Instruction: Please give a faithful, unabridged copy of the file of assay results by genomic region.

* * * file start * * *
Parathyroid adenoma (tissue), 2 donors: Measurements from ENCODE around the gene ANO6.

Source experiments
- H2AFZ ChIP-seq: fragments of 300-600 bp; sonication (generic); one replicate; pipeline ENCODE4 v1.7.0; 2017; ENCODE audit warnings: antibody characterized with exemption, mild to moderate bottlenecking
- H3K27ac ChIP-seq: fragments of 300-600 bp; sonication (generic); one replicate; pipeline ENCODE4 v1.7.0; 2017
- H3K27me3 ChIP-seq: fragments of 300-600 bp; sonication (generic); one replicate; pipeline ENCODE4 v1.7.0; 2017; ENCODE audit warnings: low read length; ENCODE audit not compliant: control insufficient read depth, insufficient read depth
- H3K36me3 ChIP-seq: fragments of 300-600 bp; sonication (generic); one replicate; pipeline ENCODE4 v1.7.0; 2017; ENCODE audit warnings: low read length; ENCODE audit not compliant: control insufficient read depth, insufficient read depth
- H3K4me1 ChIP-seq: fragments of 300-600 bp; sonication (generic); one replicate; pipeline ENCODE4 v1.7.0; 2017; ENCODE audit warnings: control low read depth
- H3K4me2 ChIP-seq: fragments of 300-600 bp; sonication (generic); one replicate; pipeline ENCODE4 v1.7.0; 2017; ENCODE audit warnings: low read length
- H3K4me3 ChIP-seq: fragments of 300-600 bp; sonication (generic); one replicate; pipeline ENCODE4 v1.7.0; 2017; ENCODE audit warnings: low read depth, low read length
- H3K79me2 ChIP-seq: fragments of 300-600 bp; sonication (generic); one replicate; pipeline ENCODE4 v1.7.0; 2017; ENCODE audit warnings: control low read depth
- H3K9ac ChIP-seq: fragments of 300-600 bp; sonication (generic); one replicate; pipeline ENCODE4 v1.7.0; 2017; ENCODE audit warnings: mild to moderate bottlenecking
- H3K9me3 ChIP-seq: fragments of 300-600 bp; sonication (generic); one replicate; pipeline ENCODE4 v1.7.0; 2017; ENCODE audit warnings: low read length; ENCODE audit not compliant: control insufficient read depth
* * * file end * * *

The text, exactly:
Parathyroid adenoma (tissue), 2 donors: Measurements from ENCODE around the gene ANO6.

Source experiments
- H2AFZ ChIP-seq: fragments of 300-600 bp; sonication (generic); one replicate; pipeline ENCODE4 v1.7.0; 2017; ENCODE audit warnings: antibody characterized with exemption, mild to moderate bottlenecking
- H3K27ac ChIP-seq: fragments of 300-600 bp; sonication (generic); one replicate; pipeline ENCODE4 v1.7.0; 2017
- H3K27me3 ChIP-seq: fragments of 300-600 bp; sonication (generic); one replicate; pipeline ENCODE4 v1.7.0; 2017; ENCODE audit warnings: low read length; ENCODE audit not compliant: control insufficient read depth, insufficient read depth
- H3K36me3 ChIP-seq: fragments of 300-600 bp; sonication (generic); one replicate; pipeline ENCODE4 v1.7.0; 2017; ENCODE audit warnings: low read length; ENCODE audit not compliant: control insufficient read depth, insufficient read depth
- H3K4me1 ChIP-seq: fragments of 300-600 bp; sonication (generic); one replicate; pipeline ENCODE4 v1.7.0; 2017; ENCODE audit warnings: control low read depth
- H3K4me2 ChIP-seq: fragments of 300-600 bp; sonication (generic); one replicate; pipeline ENCODE4 v1.7.0; 2017; ENCODE audit warnings: low read length
- H3K4me3 ChIP-seq: fragments of 300-600 bp; sonication (generic); one replicate; pipeline ENCODE4 v1.7.0; 2017; ENCODE audit warnings: low read depth, low read length
- H3K79me2 ChIP-seq: fragments of 300-600 bp; sonication (generic); one replicate; pipeline ENCODE4 v1.7.0; 2017; ENCODE audit warnings: control low read depth
- H3K9ac ChIP-seq: fragments of 300-600 bp; sonication (generic); one replicate; pipeline ENCODE4 v1.7.0; 2017; ENCODE audit warnings: mild to moderate bottlenecking
- H3K9me3 ChIP-seq: fragments of 300-600 bp; sonication (generic); one replicate; pipeline ENCODE4 v1.7.0; 2017; ENCODE audit warnings: low read length; ENCODE audit not compliant: control insufficient read depth